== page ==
A tiny editorial team, made up of myself and two marvelous colleagues, had been setting it up for months. We had started from scratch: When we began, there was no office space or computers, and extremely inadequate technical backup.
We were the newest addition to the plethora of media products published by the country's largest state-owned media organization -- some 18 newspapers, magazines, and journals, including the flagship daily, Al-Ahram. As such, we warranted minimal resources -- we were just a speck amid the mega-organization's bloated bureaucracy, which even now employs nearly 2,000 journalists and thousands of administrators and workers. Even the enthusiastic support of the then newly appointed chairman of the al-Ahram organization -- a modernizer who hailed from a scholarly background -- could do little to overcome the hurdles of ineptitude and wastefulness that had solidified over decades.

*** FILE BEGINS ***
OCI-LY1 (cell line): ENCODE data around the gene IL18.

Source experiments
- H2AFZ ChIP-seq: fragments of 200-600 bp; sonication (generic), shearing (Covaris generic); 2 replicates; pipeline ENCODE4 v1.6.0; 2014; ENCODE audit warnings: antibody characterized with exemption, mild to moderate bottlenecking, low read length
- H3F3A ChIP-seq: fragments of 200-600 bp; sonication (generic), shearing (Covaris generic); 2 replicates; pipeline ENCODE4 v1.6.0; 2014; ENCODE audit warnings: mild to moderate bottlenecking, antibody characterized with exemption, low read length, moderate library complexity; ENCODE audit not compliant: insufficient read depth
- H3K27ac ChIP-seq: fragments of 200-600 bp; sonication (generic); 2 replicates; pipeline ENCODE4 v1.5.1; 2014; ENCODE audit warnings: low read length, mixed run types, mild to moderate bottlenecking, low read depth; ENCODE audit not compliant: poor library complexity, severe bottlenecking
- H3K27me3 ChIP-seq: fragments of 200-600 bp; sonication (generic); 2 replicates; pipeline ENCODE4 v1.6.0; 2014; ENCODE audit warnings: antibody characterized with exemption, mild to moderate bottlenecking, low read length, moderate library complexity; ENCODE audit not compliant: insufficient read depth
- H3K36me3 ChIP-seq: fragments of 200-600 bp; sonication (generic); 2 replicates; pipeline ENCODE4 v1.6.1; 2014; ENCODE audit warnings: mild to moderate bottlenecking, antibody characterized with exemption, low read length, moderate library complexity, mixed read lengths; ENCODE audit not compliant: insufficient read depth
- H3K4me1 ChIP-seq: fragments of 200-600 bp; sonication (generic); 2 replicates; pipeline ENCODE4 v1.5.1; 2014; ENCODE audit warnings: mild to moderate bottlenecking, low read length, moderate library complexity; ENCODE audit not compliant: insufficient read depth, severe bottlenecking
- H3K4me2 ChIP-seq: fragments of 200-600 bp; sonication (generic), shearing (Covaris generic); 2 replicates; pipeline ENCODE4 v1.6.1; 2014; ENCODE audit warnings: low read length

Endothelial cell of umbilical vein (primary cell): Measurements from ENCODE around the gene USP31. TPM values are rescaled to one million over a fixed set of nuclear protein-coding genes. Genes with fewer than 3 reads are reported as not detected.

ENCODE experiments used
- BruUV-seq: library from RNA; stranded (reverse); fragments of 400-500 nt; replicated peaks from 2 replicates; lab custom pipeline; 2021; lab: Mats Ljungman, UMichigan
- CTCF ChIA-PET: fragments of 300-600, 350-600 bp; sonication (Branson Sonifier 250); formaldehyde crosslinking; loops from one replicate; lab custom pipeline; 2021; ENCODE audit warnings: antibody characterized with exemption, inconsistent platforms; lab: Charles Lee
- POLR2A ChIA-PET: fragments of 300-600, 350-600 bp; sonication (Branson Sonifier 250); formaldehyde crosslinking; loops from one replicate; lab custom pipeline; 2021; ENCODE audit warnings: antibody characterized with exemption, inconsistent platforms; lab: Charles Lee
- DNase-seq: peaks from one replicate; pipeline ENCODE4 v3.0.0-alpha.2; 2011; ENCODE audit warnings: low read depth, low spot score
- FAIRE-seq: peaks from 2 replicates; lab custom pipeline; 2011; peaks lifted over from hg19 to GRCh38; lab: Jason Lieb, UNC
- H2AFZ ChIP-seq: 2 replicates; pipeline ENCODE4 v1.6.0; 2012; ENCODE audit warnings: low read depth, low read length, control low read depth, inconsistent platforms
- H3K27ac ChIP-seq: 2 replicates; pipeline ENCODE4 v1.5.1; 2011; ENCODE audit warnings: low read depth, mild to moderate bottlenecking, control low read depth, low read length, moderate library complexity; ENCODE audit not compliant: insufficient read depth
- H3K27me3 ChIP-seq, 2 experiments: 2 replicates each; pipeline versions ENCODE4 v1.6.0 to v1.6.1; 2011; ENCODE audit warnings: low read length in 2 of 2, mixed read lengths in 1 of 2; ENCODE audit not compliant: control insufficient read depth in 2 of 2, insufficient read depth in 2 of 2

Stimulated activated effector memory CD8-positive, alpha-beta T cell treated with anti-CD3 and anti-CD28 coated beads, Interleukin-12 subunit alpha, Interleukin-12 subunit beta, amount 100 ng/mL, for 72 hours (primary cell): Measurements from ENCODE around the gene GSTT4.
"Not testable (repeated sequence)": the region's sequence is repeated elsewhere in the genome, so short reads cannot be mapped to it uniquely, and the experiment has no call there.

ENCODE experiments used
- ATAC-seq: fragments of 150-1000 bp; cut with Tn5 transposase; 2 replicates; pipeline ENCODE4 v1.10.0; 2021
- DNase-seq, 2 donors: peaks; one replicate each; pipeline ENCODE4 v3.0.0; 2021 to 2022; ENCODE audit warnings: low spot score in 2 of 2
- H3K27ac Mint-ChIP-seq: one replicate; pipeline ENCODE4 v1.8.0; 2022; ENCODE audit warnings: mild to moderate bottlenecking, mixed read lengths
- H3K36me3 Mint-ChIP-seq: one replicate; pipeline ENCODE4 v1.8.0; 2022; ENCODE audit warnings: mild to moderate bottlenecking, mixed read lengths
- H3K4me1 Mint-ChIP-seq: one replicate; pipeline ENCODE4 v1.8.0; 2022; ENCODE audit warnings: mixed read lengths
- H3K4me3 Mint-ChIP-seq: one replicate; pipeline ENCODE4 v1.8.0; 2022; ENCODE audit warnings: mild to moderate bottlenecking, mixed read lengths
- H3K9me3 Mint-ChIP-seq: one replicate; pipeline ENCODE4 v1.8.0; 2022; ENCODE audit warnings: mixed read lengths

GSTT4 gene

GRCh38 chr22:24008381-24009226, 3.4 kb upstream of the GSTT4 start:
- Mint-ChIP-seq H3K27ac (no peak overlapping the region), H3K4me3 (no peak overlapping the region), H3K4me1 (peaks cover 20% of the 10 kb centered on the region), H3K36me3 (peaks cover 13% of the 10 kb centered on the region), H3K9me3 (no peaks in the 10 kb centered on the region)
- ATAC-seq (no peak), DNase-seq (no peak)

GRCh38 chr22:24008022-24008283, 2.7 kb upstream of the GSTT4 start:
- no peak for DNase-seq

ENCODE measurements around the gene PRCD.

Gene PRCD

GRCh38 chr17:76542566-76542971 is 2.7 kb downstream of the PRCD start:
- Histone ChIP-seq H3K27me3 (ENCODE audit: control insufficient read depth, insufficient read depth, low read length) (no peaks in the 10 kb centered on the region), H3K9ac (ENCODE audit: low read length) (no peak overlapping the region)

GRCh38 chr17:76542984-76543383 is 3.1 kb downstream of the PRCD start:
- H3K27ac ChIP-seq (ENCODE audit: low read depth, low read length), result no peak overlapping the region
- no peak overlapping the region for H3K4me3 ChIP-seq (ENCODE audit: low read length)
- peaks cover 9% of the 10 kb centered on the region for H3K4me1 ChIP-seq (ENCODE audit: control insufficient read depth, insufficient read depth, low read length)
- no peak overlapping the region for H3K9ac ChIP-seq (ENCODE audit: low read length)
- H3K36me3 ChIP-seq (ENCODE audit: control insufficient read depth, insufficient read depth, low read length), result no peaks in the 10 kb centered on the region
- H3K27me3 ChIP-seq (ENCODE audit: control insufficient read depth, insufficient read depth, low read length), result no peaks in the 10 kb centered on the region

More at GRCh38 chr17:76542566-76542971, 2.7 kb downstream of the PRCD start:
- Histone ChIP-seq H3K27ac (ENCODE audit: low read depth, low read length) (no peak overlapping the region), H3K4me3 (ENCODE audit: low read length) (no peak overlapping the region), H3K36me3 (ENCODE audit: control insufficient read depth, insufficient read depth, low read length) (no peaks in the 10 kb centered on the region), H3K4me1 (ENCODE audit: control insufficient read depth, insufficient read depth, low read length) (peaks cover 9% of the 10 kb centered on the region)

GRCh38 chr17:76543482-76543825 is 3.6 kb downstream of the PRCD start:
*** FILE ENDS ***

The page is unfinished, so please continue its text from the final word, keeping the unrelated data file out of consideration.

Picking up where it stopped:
But despite it all, we had a deadline to meet. Parliamentary elections were at hand, and I resolved that Ahram's new English-language news portal would begin with a bang. At the time, this was as exciting as Egypt's dreary political life got: I was convinced the vote would be disastrous, and I was soon proved right. Hosni Mubarak's ruling clique had decided that the Muslim Brotherhood, which had won an unprecedented 88 seats in the 2005 elections, had overstayed its welcome, and manipulated the constitution to muscle the Islamist group out of the next parliament. (...)
At one point, the editor of the flagship Arabic daily, al-Ahram, appeared at the door of our newsroom, asking to see me. "I just had [then Interior Minister, Habib] El-Adly on the phone with me, complaining that Ahram Online is making a scandal of the elections, and that foreign correspondents are tagging behind Ahram Online and rushing to polling stations where you report violence or irregularities," he told me.
The censure by management went so far as to objecting to the words "blow-by-blow" on our live blog, which they saw as implying violence. I made a half-hearted attempt to explain the English idiom, but was happy to concede the point, changing the words to "minute-by-minute." (...)
And herein lies the secret of my intermittent survival in Ahram, as managing editor and then chief editor of the English-language al-Ahram Weekly (from 1991 to 2005) and Ahram Online (from January 2010 to January 2013): I rarely take political differences personally. And I never interested myself in bureaucratic politics. (...)